Andrew: But Net technologies are easier than mobile telephony technologies. Cheaper, easier, stupider technology.
Russell: The tipping point is when the phone companies go over to digital switching.
Ethan: You could start a “telephone company in a box,” on a low-end Cisco box, get to a remote village, and run a VoIP service. Cisco could sell it for $3,000 – $4,000, but could they really create a market? Would it undercut what else Cisco is doing?
Geoffrey Kirkman: The problems are people-related, not just technology-related.
Andrew: What’s the Berkman Center‘s ideal role in this space?
Russell: Somebody’s got to serve as the institutional memory of this space. Someone needs to keep track of things and remind us what works and what doesn’t. Meetings are useful, to a point. Speed of decision-making, via e-mail especially, is very helpful in Africa. But conferences: I’m skeptical. It’s about consensus.
Dave Winer: What does success look like?
Russell: Look at Africa. Look at Botswana. Low level of corruption and a fair amount of wealth, from diamonds. Look at Somalia, with its war-torn landscape. I’d rather see more Botswanas than Somalias.
Russell: Not worried anymore about the imperialism problem. The 6,000 subscribers to my e-newsletters can unsubscribe. They don’t have to listen, but they do.
Russell: Despite being a lefty, I find myself citing free markets as a model of what works in development. It’s going to take a long time to have good success stories, though.
Ethan: In response to whether the diaspora approach is working: As much as 75% of the people running successful tech business have experience elsewhere, and it can be overwhelming. But people don’t always come back. The process is long. It’s a blunt instrument.
Andrew: One of the hardest heretical truths you’ve talked about is the settlement regime. Stop focusing on a few extra bucks out of Geneva.
Russell: ITU sets the settlement regime, who pays whom what. It used to be government to government discussions, but there’s now privatization, so the market has begun to set the rates in international telecomms. The ITU structure has the private sector, governments and other agencies and moves awfully slowly. So, it’s now irrelevant. Focus elsewhere. But people still seem caught in the ITU’s orbit.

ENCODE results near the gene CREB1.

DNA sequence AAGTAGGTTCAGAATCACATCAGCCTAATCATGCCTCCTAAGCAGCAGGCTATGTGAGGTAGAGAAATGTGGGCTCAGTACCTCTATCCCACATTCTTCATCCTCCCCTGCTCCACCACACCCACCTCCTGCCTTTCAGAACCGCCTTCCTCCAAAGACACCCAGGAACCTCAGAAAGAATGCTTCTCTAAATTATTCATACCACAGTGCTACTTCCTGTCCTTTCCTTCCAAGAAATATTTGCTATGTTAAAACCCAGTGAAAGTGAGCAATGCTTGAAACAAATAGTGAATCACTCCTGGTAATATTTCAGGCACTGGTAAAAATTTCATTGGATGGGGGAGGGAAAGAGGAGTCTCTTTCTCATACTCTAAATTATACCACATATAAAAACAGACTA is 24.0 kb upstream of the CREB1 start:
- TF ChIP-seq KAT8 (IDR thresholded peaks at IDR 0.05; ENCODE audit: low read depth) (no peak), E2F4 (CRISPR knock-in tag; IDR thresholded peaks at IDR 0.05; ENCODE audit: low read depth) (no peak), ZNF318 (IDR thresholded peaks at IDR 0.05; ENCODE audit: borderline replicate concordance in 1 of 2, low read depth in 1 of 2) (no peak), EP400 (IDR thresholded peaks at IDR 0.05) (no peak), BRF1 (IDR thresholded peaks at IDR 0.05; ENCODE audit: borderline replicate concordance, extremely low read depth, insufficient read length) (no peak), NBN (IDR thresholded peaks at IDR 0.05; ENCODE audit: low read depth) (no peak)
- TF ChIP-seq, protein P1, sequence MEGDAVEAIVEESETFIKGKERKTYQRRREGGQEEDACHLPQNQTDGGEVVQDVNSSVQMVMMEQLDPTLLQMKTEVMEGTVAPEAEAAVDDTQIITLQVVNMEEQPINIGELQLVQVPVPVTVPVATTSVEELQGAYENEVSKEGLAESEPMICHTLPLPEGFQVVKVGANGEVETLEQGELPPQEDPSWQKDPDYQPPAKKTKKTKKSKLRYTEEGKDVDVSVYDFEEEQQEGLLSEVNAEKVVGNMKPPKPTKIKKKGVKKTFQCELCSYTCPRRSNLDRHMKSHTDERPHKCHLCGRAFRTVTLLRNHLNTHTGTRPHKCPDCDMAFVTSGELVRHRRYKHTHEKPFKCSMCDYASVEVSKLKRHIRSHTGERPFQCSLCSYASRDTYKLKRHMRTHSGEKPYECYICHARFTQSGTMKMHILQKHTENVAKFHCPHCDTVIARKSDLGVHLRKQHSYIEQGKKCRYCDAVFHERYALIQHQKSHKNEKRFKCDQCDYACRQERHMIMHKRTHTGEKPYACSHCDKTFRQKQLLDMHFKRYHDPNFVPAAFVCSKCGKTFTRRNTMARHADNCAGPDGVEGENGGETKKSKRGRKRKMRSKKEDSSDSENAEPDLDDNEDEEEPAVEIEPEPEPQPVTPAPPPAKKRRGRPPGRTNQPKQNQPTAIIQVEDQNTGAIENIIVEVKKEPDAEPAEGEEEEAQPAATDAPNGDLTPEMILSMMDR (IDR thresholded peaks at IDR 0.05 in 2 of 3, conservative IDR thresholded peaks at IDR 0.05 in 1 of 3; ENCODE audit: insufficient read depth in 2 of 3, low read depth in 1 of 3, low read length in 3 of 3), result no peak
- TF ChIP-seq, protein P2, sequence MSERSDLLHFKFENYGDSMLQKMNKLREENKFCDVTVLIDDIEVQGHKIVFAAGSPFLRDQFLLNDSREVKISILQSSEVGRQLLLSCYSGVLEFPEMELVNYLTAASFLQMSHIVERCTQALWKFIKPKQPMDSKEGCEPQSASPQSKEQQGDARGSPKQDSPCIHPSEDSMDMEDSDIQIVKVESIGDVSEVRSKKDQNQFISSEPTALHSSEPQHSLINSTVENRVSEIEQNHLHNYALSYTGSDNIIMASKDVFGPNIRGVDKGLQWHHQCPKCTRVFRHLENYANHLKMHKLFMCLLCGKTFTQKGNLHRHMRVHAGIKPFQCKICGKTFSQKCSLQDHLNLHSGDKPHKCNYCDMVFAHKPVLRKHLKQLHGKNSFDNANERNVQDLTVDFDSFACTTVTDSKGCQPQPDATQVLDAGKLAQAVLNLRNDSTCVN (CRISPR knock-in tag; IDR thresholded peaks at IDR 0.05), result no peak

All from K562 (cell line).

Andrew: Someday we’ll be surrounded by lots of internet protocol outlets. So governments should set up their communications regime to anticipate that end. What do you make of that meme?
Russell: Keep focused on what people will do with the communications. It’s not enough to say that cheap communications are a good on its own.
Ethan: Are we barking up the wrong tree (aaaahhhhooouuu! he says) and we should really be talking about tarriffs?
Ethan: So maybe we’re not working in the right field, you mean?
Russell: You all come in Christians and leave Atheists.
Andrew: The Berkman Center for Trade and Tarriffs. (Has a nice ring to it).
Colin: It’s always about more. We keep peeling away at the onion. We’ve previously focused too narrowly, and not diversely enough. We need integrated plans. No more silos for this stuff.
Ethan: Digital Divide has been wrong from the start. It’s just a Divide.
Geoffrey: Is it too late to use the excitement of technology as a tool to get at all these other things?
Russell: I suppose that’s what I do. We’re working at the end of the day on politics with a small “p”. The IXPs thing that Andrew works on is a good example of that.